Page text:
The Silent Sea: Episodes 1-8 (Series review)
Netflix’s latest original drama The Silent Sea premiered over the holiday weekend, and this time our genre is sci-fi. The scene is the moon, and the setting is a dystopic near-future. I wasn’t sure what to expect, but The Silent Sea does sci-fi just the way I like it: tense, slow, and cerebral, with bursts of violence, and a strong message about what it means to be human.
When you have Gong Yoo and Bae Doo-na as your top-billed cast, expectations are sky high. (Or is that moon high?) Either way, The Silent Sea is a bit of a perplexity. It’s eight episodes, but it feels incredibly spare, especially compared to the K-drama storytelling we’re used to. Though the characters are well-drawn and relatable, The Silent Sea isn’t really about them at all — in a way, they’re just stand-ins for the human race and the desperate situation they find themselves in.
In the near-future the drama projects, the Earth’s water has become incredibly scarce. Quickly (frighteningly so), society has changed on a global level. And, as one might expect, this disaster has stratified its social classes even more. Water is more valuable than gold, so it makes sense that it’s treated as a comparable commodity. Citizens are given water rations based on their status, while government and other bureaucrats have quickly found a way to benefit themselves. Water is the new bargaining chip.
It’s in this dire position that we meet our two leads, and the rest of the crew that will soon be on their way to the moon. Bae Doo-na plays DOCTOR SONG JI-AN, a well-respected scientist who’s still in grief over a tragic loss. She’s tapped for the mission to the moon, and joins CAPTAIN HAN (Gong Yoo) and the rest of his crew. They’re meant to head to Balhae, the abandoned lunar base, and retrieve some samples that were left there. It’s a dangerous mission, as the base was previously contaminated by a radiation leak, killing everyone there and shutting down the base permanently.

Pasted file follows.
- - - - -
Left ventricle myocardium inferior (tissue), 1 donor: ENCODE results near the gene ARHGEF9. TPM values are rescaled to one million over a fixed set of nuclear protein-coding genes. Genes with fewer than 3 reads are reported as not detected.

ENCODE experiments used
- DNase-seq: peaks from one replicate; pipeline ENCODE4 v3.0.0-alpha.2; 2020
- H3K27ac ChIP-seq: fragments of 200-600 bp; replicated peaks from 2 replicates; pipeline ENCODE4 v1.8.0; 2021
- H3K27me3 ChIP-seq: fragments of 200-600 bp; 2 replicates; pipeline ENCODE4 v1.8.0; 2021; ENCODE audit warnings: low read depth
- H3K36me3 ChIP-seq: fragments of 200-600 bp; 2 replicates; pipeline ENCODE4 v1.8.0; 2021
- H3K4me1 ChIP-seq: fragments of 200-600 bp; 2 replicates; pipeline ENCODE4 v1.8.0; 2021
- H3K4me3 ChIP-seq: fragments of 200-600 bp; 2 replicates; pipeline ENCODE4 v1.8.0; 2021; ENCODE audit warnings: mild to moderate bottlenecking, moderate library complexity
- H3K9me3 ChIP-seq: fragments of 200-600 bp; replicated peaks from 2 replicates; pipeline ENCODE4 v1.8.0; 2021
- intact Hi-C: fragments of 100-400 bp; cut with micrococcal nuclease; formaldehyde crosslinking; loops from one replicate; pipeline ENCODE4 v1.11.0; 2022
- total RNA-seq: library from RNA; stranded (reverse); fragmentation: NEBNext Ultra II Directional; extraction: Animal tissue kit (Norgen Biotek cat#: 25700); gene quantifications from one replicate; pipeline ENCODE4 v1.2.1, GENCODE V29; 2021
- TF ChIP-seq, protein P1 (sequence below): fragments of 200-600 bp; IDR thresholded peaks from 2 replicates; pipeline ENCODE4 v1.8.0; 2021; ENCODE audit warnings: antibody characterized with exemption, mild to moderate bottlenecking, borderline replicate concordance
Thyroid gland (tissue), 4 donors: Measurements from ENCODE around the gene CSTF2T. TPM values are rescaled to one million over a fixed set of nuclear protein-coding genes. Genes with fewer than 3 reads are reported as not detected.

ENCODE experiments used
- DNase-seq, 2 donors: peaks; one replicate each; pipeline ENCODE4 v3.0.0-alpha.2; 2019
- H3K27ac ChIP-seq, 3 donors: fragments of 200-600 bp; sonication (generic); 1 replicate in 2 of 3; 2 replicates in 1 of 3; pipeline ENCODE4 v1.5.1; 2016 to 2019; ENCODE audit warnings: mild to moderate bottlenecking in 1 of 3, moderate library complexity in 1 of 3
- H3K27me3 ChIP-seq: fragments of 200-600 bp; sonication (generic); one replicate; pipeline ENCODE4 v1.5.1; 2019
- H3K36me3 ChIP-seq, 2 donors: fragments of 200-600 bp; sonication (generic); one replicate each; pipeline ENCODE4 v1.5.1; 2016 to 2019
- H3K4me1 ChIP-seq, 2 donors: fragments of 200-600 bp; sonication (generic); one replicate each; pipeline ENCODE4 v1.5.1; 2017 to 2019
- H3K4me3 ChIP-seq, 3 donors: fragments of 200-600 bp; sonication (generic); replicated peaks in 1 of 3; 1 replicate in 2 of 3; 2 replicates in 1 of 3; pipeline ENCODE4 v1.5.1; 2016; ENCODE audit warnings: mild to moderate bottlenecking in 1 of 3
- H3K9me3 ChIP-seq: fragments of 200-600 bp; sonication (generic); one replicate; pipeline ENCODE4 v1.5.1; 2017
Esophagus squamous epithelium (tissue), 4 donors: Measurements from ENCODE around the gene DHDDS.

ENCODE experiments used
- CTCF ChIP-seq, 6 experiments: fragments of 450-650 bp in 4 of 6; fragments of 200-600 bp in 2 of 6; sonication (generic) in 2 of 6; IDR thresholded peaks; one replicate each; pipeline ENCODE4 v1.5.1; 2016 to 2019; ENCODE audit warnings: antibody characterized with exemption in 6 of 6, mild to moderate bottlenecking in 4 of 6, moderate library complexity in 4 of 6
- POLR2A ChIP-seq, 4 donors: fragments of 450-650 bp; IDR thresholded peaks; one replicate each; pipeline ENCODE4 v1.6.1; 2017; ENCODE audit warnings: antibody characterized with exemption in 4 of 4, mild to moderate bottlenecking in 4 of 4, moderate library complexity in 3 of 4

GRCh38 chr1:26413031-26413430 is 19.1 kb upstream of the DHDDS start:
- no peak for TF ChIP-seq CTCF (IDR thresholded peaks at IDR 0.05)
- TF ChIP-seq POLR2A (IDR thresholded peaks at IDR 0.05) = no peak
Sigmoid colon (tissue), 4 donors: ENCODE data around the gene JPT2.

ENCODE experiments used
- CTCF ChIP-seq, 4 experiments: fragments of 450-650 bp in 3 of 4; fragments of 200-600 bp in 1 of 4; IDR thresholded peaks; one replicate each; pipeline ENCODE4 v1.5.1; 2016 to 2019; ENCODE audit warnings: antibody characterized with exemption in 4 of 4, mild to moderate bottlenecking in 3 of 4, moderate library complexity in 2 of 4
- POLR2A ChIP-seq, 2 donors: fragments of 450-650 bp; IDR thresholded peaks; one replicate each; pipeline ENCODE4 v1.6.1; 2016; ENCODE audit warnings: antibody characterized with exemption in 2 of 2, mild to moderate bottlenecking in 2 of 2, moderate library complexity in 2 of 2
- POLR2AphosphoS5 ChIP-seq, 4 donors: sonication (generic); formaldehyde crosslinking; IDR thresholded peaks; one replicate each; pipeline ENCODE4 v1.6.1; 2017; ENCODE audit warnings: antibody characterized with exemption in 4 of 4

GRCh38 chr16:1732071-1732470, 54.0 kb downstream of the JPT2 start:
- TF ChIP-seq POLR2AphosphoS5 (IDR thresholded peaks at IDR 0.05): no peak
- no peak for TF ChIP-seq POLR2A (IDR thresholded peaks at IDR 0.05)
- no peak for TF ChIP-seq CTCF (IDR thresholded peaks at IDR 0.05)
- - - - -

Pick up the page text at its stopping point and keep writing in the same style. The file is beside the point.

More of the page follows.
We get a brief introduction to the other players on board the spaceship, and get a sense of their chemistry. Head engineer RYU TAE-SUK (Lee Joon, hearts!) and DOCTOR HONG (Kim Sun-young, more hearts!) are among the others on Captain Han’s team.
The mission is met with disaster right away, and a crash landing on the moon (yes) is required. I believe their lives are in danger, but at this point I’m really just staring at how handsome Gong Yoo is floating around the spaceship (the neck tattoo is an unnecessary but fun character detail).
The crew soon find themselves on the surface of the moon with injuries and their oxygen running out. The drama does a brilliant job here of making us feel like we’re with them — the environment is gorgeous, austere, and terrifying. We’re stuck in their space suits with them, gasping for breath as the oxygen meter goes down and the lunar base (with its oxygen fill-ups) seems too far away to make it.
The moon is one of my favorite things, so it’s especially fun to see it rendered here as this frightening but kind of incredible landscape. The black space and emptiness is an interesting contrast for when the crew finally reaches Balhae and fills up their tanks. The base is huge, but maze-like, with command stations and labs and a million hallways and doors that look exactly the same. It feels just like it should: eerie, claustrophobic, and abandoned.